Everett Chiropractic Center Blog

October 22, 2016

Tai Chi To Ease Neck Pain

Filed under: Be careful who you listen to!, Tai Chi Chuan — Tags: , , , , — doctordilday @ 7:36 pm

[I don’t know where this came from but I received it from a tai chi student of mine: I am familiar with the studies cited, and I thought that this laid it out well. DrD]

Practicing tai chi can be as effective as performing conventional neck exercises to relieve long-standing neck pain. This new finding comes from a randomly controlled trial that compared pain reduction in people who performed tai chi for 12 weeks to a group who did conventional neck exercises and members of a control group receiving no treatment. The researchers recruited 114 people age 18 or older who had chronic neck pain for at least three months. The average age of the participants was 49. The tai chi and neck exercise groups took part in weekly sessions that lasted 75 or 90 minutes. At the end of the 12 weeks 37 percent of the participants who practiced tai chi reported that their pain had lessened by 50 percent compared to 50 percent among 46 percent of those who performed the conventional neck exercises. The research team, lead by Harvard medical professor Peter M. Wayne, Ph.D., concluded that tai chi provides moderate benefit for people with chronic, nonspecific neck pain and can be a suitable alternative to conventional neck exercises. Dr. Wayne is also the founder and director of the Tree of Life Tai Chi Center in Somerville, MA and coauthor of The Harvard Medical School Guide to Tai Chi.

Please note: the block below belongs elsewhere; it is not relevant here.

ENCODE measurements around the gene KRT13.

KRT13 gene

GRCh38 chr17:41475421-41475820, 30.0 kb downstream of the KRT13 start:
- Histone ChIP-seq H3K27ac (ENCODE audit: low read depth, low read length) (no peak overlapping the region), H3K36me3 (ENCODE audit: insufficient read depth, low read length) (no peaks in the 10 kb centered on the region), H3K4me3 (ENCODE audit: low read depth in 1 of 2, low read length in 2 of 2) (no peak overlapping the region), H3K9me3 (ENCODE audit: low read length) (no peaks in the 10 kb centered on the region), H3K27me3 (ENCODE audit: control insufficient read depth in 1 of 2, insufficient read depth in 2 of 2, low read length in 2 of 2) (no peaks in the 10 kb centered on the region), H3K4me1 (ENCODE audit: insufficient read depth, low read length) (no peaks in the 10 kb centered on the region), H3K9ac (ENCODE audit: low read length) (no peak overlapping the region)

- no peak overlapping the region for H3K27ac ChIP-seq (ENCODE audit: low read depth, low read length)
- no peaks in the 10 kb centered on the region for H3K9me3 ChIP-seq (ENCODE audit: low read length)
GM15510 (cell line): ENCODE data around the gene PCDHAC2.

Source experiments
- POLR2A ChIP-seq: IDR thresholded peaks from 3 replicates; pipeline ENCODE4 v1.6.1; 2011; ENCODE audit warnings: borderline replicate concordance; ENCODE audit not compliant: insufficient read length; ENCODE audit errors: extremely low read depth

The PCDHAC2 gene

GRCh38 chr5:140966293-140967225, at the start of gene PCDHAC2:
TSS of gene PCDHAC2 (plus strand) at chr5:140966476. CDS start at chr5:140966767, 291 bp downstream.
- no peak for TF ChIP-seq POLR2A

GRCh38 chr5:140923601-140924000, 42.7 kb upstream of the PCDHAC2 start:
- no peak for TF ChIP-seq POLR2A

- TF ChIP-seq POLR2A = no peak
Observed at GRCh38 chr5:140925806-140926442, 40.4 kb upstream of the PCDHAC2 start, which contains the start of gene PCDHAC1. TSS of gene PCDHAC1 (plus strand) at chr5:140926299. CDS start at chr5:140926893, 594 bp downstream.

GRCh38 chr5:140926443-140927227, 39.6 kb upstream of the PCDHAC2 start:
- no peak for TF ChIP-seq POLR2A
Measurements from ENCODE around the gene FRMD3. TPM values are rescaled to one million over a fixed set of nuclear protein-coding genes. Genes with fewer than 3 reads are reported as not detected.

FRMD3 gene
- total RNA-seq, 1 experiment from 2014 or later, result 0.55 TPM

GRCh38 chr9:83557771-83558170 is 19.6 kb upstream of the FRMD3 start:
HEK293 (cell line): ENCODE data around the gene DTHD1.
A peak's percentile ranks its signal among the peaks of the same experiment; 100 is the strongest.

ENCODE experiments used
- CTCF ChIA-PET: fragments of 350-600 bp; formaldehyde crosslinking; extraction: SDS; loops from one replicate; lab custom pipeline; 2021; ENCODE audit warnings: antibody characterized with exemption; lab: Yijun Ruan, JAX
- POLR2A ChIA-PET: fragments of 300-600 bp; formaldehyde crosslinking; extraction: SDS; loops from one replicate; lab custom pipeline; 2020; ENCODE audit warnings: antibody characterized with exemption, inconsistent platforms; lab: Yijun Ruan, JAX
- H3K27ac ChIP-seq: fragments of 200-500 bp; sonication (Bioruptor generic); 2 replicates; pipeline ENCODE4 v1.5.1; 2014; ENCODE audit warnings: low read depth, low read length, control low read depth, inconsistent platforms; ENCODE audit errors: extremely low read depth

My take? I’m not surprised by these findings. Tai chi is a reliable and effective form of mental and physical stimulation and is beneficial for overall health. In addition to the new study results showing tai chi can reduce neck pain, a 2010 study published the New England Journal of Medicine suggested it can be helpful for relief of fibromyalgia pain. And a study published in May (2016) showed that tai chi can be as effective as physical therapy for reducing pain and stiffness due to knee arthritis.